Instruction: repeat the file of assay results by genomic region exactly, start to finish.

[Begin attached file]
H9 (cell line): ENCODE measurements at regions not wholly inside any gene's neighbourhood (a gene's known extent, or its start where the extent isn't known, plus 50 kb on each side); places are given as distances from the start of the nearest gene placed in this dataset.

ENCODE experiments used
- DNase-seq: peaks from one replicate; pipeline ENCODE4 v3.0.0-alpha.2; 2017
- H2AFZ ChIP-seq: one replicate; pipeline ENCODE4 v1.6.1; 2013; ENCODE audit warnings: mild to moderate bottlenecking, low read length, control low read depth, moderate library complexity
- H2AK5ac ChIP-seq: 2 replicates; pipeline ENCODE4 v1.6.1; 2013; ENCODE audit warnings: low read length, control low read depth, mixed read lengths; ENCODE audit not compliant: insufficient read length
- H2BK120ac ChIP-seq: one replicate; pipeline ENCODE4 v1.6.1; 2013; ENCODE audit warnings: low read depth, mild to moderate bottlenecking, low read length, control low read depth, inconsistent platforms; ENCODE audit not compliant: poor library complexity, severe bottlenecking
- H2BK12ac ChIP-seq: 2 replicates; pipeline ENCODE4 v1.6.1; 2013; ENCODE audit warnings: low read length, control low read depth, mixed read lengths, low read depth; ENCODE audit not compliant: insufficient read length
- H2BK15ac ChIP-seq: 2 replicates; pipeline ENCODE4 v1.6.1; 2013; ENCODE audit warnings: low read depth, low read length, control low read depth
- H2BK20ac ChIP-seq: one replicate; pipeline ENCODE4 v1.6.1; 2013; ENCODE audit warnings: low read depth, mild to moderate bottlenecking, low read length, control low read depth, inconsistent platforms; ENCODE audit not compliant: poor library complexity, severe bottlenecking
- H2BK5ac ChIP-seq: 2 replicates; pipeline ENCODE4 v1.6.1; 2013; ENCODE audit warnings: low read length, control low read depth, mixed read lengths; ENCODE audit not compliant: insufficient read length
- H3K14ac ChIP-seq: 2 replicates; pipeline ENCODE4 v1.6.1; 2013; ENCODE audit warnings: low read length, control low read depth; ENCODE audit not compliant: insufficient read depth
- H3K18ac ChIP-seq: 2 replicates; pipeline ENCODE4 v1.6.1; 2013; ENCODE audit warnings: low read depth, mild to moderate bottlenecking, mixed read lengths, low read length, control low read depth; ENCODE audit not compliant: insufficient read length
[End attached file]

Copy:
H9 (cell line): ENCODE measurements at regions not wholly inside any gene's neighbourhood (a gene's known extent, or its start where the extent isn't known, plus 50 kb on each side); places are given as distances from the start of the nearest gene placed in this dataset.

ENCODE experiments used
- DNase-seq: peaks from one replicate; pipeline ENCODE4 v3.0.0-alpha.2; 2017
- H2AFZ ChIP-seq: one replicate; pipeline ENCODE4 v1.6.1; 2013; ENCODE audit warnings: mild to moderate bottlenecking, low read length, control low read depth, moderate library complexity
- H2AK5ac ChIP-seq: 2 replicates; pipeline ENCODE4 v1.6.1; 2013; ENCODE audit warnings: low read length, control low read depth, mixed read lengths; ENCODE audit not compliant: insufficient read length
- H2BK120ac ChIP-seq: one replicate; pipeline ENCODE4 v1.6.1; 2013; ENCODE audit warnings: low read depth, mild to moderate bottlenecking, low read length, control low read depth, inconsistent platforms; ENCODE audit not compliant: poor library complexity, severe bottlenecking
- H2BK12ac ChIP-seq: 2 replicates; pipeline ENCODE4 v1.6.1; 2013; ENCODE audit warnings: low read length, control low read depth, mixed read lengths, low read depth; ENCODE audit not compliant: insufficient read length
- H2BK15ac ChIP-seq: 2 replicates; pipeline ENCODE4 v1.6.1; 2013; ENCODE audit warnings: low read depth, low read length, control low read depth
- H2BK20ac ChIP-seq: one replicate; pipeline ENCODE4 v1.6.1; 2013; ENCODE audit warnings: low read depth, mild to moderate bottlenecking, low read length, control low read depth, inconsistent platforms; ENCODE audit not compliant: poor library complexity, severe bottlenecking
- H2BK5ac ChIP-seq: 2 replicates; pipeline ENCODE4 v1.6.1; 2013; ENCODE audit warnings: low read length, control low read depth, mixed read lengths; ENCODE audit not compliant: insufficient read length
- H3K14ac ChIP-seq: 2 replicates; pipeline ENCODE4 v1.6.1; 2013; ENCODE audit warnings: low read length, control low read depth; ENCODE audit not compliant: insufficient read depth
- H3K18ac ChIP-seq: 2 replicates; pipeline ENCODE4 v1.6.1; 2013; ENCODE audit warnings: low read depth, mild to moderate bottlenecking, mixed read lengths, low read length, control low read depth; ENCODE audit not compliant: insufficient read length